Posted on 14 September 2012
By Mark Miller
Is California about to set the country’s retirement saving system on its ear?
The state has often set trends for the country in areas ranging from the environment to food and popular culture. Now, California is moving toward launching an innovative new approach to retirement saving that addresses two key problems facing Americans: the lack of workplace pension programs among small businesses and the structural shortcomings of 401(k) plans.
The state’s legislature recently passed a bill laying the groundwork for the California Secure Choice Retirement Savings Program (SCP) – a government-sponsored retirement-savings vehicle that would be offered to employees of every California company that doesn’t have a workplace retirement plan.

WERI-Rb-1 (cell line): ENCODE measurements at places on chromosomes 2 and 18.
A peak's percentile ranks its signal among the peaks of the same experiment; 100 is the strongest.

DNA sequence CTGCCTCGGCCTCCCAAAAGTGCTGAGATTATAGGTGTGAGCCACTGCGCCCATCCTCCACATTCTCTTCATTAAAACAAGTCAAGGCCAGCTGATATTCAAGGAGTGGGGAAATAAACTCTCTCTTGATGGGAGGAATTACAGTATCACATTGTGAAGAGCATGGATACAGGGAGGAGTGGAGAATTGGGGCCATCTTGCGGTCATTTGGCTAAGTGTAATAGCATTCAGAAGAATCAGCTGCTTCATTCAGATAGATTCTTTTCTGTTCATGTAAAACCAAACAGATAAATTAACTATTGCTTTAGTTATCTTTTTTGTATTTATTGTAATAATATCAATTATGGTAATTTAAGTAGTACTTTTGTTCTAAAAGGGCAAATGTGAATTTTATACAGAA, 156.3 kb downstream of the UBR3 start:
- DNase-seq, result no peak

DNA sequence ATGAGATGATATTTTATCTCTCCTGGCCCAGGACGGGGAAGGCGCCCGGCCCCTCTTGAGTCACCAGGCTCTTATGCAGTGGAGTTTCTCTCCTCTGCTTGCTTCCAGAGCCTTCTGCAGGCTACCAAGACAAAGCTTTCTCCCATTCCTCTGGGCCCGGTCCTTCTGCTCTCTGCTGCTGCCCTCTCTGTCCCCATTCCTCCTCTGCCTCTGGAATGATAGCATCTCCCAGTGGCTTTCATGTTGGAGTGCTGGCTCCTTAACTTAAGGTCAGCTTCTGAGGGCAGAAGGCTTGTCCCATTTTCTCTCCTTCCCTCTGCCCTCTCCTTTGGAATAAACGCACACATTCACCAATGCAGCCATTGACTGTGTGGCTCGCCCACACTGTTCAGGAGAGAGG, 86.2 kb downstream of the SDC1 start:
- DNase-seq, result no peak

Employees would contribute through payroll deductions to SCP accounts; the plan’s investments would be professionally managed, and would be geared to produce conservative returns tied to Treasury bond rates. At retirement, the individual account would be converted to a pension-style annuity.
The plan is still a long way from implementation. It faces opposition from the California business community on concerns about the cost of implementing payroll deduction systems and potential legal liability issues for employers.
The mere fact that California lawmakers decided to push forward with the plan at all underscores growing worry in policy circles about the nation’s looming retirement savings gap and the need to do something about it.
Learn more in my column today at Reuters Money.
Related: Editorial supporting the California plan by The New York Times.